Smart Policing Initiative (US) / Bureau of Justice Assistance – Lindsey Pointer, Ph.D.
What is “Restorative Justice” and How Does it Impact Individuals Involved in Crime?

Pointer is Associate Director, National Center on Restorative Justice, Assistant Professor, Center for Justice Reform, Vermont Law School.  His article, and the work of the National Center for Restorative Justice, are jointly sponsored by the Vermont Law School and the federal Bureau of Justice.  The article outlines the approach taken in the training sessions with citizens who want to learn about RJ.  Smart Policing Initiatives is an association of progressive and innovative police agencies in the US ( ) who offer resources to evidence based solutions to common problems.

Vera Institute of Justice (US) – Kica Matos
As Part of Vera Institute Initiative, Progressive County Attorney Will Stop Prosecuting Non-Public Safety Traffic Stops to Address Systemic Bias, Honoring Philando Castile and Others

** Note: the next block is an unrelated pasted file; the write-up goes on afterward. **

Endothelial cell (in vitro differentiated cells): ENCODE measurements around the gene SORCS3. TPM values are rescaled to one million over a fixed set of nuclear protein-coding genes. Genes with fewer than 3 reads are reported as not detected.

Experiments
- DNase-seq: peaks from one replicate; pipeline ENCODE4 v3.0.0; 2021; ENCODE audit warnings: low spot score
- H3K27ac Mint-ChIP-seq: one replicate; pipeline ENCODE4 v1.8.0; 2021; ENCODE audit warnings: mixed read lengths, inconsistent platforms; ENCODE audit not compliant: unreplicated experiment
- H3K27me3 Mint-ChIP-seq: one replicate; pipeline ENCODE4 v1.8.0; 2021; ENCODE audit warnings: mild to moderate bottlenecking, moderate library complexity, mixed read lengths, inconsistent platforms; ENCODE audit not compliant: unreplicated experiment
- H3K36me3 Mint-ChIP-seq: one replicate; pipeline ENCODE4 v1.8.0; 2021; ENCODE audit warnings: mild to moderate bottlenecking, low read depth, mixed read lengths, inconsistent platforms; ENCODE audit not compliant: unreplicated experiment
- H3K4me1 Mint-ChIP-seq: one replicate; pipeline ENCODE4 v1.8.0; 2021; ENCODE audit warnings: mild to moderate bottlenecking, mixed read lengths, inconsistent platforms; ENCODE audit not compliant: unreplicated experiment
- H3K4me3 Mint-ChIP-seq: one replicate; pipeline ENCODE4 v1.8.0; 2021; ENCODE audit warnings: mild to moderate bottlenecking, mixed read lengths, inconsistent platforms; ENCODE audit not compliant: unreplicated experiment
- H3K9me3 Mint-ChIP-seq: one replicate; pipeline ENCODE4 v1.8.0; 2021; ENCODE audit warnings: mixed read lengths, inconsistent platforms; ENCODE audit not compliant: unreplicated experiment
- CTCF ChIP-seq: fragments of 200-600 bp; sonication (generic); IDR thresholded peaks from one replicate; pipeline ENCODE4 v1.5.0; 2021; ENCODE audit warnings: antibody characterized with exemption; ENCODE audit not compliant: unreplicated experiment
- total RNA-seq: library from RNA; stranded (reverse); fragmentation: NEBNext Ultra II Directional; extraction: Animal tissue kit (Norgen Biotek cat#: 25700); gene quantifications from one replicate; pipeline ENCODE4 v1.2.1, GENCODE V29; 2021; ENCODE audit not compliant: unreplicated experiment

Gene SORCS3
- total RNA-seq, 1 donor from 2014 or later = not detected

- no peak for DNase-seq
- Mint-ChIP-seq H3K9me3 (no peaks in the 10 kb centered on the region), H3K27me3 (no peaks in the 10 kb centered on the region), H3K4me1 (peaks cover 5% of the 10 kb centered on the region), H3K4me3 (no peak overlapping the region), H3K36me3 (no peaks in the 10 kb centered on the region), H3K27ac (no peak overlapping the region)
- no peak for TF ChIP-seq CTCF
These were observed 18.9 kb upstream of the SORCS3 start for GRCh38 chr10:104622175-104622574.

The link unveils an important and courageous decision on the part of one prosecutor in Minnesota: Ramsey County Attorney John Choi will no longer prosecute cases stemming from “pretextual stops” by police, the automobile version of stop and frisk.  Such stops led to the death of one Black woman and two Black men – Sandra Bland, Eric Garner, and Philando Castile.  Equally important to the legal resolution of these type events is the need to denounce the rationale in the first place.  “In this moment of reckoning, prosecutors have a responsibility to question existing practices and seek to rectify biased policies that inflict deep harm on Black communities…Evidence shows that non-public safety stops reflect racial bias, and police stop, question, and search people of color at higher rates than white people. In addition, non-public safety stops do not improve public safety, as the majority do not result in the discovery of contraband or weapons. When prosecutors condone non-public safety stops, they encourage police officers to focus on people, rather than actions, they deem “suspicious.”